Leading Ivestment Company in Africa

Are you discontent with the current version of capitalism and concerned about rising neglect for society?

If you are, you are not alone. Capitalism, in its current form, must be improved.

This morning, I arrived France to participate on a panel at the 16th edition of Les Rencontres economiques d’Aix-en-Provence – a leading gathering of politicians, economists, and business people – themed “Are there different forms of capitalism?”. I join other speakers including the former Managing Director of the World Bank, Mamphela Ramphele and President of the Circle of Economists, Jean-Herve Lorenzi, to debate this timely topic.

As I cautioned at the start of the panel, we must begin to spend less time focusing on the theoretical definition of capitalism while ignoring its real effects across the world. We are all witness to what is happening in America and in Europe: we have seen that some feel included in the dividends of capitalism while some feel excluded. The reality is that people feel different ways about capitalism as it is practiced in today’s world, and we must engage this audience to make sure that capitalism is modified to address the development needs of today’s societies.

Africa has been a key participant in the global economy. But Africans question what they read in the papers about the “growth perception”. The rising GDP index will tell you Africa’s rise is being fueled by commodities, but the reality is that because the processing of these commodities is not done on the continent, there’s little to no value that is added locally. This is one effect of globalization, or the free market of capitalism.

Some people are beginning to seriously consider alternate ways to bringing development to the continent, development that is inclusive and felt by all. One of the more popular of such movements is ‘Shared Purpose’. Shared Purpose is beginning to interest people as it calls for all stakeholders -policymakers, private sector, civil society, friends of Africa – to come together to play a key role to address issues Africans have suffered despite rising GDP.

The economic philosophy I advocate for, Africapitalism, encourages such engagement between a diverse range of stakeholders to jumpstart development in a manner that addresses the primary objectives of business people AND also society’s needs. Africapitalism calls on the private sector to understand that they have an important role to play on the continent through investments in certain sectors that create both economic profits and wealth for society. It is also up to government to realize that it is unable to create employment for all but needs the private sector and SMEs to create these jobs. Government must also reengineer itself and deal with issues such as regulation, and creating an enabling environment to sustain the success of the private sector. After all, what is good for private sector is good for everyone.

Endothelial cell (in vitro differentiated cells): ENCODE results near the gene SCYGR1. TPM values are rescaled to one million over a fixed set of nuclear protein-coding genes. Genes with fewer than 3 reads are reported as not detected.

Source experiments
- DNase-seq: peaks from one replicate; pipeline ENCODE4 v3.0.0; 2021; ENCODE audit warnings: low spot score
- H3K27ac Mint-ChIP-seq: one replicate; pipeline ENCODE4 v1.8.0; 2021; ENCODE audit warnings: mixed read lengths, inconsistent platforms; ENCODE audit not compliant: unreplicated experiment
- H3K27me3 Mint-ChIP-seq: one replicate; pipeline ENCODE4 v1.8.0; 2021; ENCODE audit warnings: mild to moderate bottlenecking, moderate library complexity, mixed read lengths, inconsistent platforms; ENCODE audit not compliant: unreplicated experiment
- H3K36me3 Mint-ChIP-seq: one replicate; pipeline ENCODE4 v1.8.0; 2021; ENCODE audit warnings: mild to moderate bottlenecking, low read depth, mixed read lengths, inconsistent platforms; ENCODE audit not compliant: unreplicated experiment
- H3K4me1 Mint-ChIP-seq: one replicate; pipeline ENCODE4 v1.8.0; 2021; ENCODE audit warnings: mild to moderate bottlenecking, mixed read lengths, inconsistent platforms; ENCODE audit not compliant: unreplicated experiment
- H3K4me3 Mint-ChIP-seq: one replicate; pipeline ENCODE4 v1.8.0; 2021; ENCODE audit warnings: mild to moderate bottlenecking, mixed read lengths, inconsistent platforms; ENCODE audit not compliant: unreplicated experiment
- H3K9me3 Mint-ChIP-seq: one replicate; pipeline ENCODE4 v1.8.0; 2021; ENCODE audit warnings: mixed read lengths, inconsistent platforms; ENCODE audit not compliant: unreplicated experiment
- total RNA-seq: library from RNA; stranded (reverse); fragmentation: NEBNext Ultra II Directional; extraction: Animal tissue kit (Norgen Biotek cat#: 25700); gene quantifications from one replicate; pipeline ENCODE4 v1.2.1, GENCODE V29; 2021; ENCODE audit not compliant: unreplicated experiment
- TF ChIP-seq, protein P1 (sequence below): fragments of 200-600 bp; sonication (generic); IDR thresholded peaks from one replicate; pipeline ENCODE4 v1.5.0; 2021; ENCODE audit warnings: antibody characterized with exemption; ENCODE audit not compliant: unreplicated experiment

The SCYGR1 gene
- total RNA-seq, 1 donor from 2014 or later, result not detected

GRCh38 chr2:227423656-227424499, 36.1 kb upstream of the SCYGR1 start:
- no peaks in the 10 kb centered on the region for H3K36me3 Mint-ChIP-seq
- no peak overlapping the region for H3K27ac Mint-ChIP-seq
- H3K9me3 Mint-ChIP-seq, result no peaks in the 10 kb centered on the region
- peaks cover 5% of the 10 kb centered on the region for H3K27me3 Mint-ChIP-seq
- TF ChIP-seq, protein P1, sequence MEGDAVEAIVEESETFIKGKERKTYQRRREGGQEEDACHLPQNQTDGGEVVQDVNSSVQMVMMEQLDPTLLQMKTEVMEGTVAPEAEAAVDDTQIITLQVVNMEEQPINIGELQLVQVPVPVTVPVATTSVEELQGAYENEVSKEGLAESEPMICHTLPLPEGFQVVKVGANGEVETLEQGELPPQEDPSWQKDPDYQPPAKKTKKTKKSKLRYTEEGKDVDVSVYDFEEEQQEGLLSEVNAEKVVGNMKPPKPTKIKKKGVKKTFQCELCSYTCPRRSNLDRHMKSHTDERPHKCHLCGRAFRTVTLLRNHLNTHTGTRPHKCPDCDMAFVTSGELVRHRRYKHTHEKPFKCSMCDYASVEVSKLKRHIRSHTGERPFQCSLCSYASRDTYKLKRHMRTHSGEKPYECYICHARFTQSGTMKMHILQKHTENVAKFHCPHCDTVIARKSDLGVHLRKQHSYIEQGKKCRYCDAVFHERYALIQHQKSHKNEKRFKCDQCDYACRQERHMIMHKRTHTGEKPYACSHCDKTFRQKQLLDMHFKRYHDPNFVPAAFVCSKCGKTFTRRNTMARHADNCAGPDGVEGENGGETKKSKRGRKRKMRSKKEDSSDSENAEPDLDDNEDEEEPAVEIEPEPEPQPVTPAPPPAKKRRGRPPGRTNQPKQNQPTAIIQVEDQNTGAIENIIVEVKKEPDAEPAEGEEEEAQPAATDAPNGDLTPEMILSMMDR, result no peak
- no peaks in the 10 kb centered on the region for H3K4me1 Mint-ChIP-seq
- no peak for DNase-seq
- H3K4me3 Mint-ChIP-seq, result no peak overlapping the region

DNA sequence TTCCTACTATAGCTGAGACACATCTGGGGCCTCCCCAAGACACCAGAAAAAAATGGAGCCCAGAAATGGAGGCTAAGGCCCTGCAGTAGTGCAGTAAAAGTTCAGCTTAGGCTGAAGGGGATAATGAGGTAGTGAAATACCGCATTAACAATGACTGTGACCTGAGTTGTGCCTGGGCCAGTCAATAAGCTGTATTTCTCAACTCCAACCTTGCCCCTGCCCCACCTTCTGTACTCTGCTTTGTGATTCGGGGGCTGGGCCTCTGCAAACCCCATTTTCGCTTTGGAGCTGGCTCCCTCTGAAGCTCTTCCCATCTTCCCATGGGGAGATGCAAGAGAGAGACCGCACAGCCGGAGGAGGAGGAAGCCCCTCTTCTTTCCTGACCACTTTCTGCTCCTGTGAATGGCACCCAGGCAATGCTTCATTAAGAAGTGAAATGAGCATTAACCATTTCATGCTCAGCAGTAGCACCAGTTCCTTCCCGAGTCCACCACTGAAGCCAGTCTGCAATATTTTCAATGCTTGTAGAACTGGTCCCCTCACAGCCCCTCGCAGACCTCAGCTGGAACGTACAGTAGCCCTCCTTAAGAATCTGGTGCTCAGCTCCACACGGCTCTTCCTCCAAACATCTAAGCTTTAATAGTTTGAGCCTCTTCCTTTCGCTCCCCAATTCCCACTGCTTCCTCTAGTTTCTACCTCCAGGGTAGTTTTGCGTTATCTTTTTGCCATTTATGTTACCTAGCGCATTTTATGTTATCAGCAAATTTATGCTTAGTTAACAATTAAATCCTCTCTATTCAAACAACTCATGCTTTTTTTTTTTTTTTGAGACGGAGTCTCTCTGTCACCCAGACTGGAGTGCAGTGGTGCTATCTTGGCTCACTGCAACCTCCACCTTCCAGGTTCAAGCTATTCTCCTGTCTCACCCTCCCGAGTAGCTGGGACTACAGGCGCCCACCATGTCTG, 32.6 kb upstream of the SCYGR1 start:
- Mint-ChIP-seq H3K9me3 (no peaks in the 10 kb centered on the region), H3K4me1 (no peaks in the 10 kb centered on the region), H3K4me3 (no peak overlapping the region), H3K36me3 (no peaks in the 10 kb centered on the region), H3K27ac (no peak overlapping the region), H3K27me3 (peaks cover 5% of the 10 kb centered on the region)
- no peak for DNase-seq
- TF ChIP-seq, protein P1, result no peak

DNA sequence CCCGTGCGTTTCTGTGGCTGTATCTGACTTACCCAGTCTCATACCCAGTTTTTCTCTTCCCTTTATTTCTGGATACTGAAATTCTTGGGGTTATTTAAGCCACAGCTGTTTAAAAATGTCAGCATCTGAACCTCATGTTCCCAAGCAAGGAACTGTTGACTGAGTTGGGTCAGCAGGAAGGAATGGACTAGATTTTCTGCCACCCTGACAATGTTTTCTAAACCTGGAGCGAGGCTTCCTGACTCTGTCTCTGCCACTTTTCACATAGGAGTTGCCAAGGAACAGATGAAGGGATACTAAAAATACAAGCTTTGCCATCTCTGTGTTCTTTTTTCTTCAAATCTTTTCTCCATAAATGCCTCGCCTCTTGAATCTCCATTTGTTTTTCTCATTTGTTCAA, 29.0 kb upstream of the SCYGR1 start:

In the 21st century, instead of engaging in mere conceptual definitions of capitalism, we should be looking at the impact of capitalism. We should aim to bring prosperity to everyone so that the way the masses in the global community engage and view the world today is different from the world Karl Marx wrote about. Ordinary people do not relate with the concept and ideals of capitalism and this needs to change.

At the Tony Elumelu Foundation, we committed $100m to support African entrepreneurs to develop the continent and create jobs for others because they best know the needs and challenges of African local economies and can come up with solutions to these issues. In the Tony Elumelu Foundation Entrepreneurship Programme application, each applicant must identify one of the SDG goals that their business will solve. This is a good example of aligning private enterprise with social good.

The impact of what we do through the Tony Elumelu Foundation Entrepreneurship Programme is that we help to catalyse others like us to support entrepreneurs like many of you. We are building the TEEP Capital so that we can (with help from others) commit to seeding more entrepreneurs like yourself. Sectors like ICT, Education, Healthcare, Agriculture – we can’t ignore these spaces because of the potential they hold to transform the continent.

In conclusion, all the panelists agreed that development ought to be defined more comprehensively than just GPP growth. It should include important indices reflecting issues like social equity, gender equality, environmental sustainability, quality of governance, etc. We need a more robust definition of development so that we are on the right path to sustainability. I believe Africapitalism offers what is missing in today’s capitalism.”